Tomcats To Super Flankers: Iran Might Soon Receive Its Most Advanced Fighter In Almost 50 Years

Unconfirmed reports in Iran’s press suggest the country may take delivery of the first batch of Su-35 Flanker-E fighter jets it ordered from Russia in the coming weeks. In an article that has since been removed, Iran’s official Islamic Republic News Agency (IRNA) reported that the jets, also known as “Super Flankers,” will soon arrive in Iran. In light of the article’s deletion and past rumours that the aircraft began arriving in April, and statements, such as one affirming the jets would begin arriving in March, ultimately proving premature or outright false, one should take this news with a grain of salt.

Still, the arrival of the Super Flankers in the not-too-distant future will undoubtedly mark a milestone for Iran’s long-neglected air force, officially known as the Islamic Republic of Iran Air Force (IRIAF). The IRIAF hasn’t imported any new fighter jets in 33 years. But one has to go back 47 years to find a fighter procurement this significant for Tehran.

Despite a U.S. arms embargo and chronically unreliable TF30 engines, F-14As inherited by the IRIAF, and often flown by pilots previously imprisoned and tortured by the new Islamist regime, fought throughout Iran’s lengthy eight-year war with Saddam Hussein’s Iraq, downing many enemy jets.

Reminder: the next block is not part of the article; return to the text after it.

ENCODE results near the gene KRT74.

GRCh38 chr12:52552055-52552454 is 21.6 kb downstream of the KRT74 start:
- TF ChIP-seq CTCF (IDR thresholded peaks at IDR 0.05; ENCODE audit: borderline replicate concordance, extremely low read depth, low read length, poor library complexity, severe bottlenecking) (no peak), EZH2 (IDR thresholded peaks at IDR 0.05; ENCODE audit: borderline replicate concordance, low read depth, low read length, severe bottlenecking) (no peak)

Outfitted with the powerful AWG-9 radar and armed with the long-range AIM-54 Phoenix air-to-air missile, which could hit targets up to 100 miles away, the Tomcat was a formidable opponent and a true air superiority fighter. While the fourth-generation fighter, truly cutting-edge for its day, served Iran well, the time has ultimately taken its toll. Iran’s rivals have acquired more advanced and modern jets in the intervening decades.

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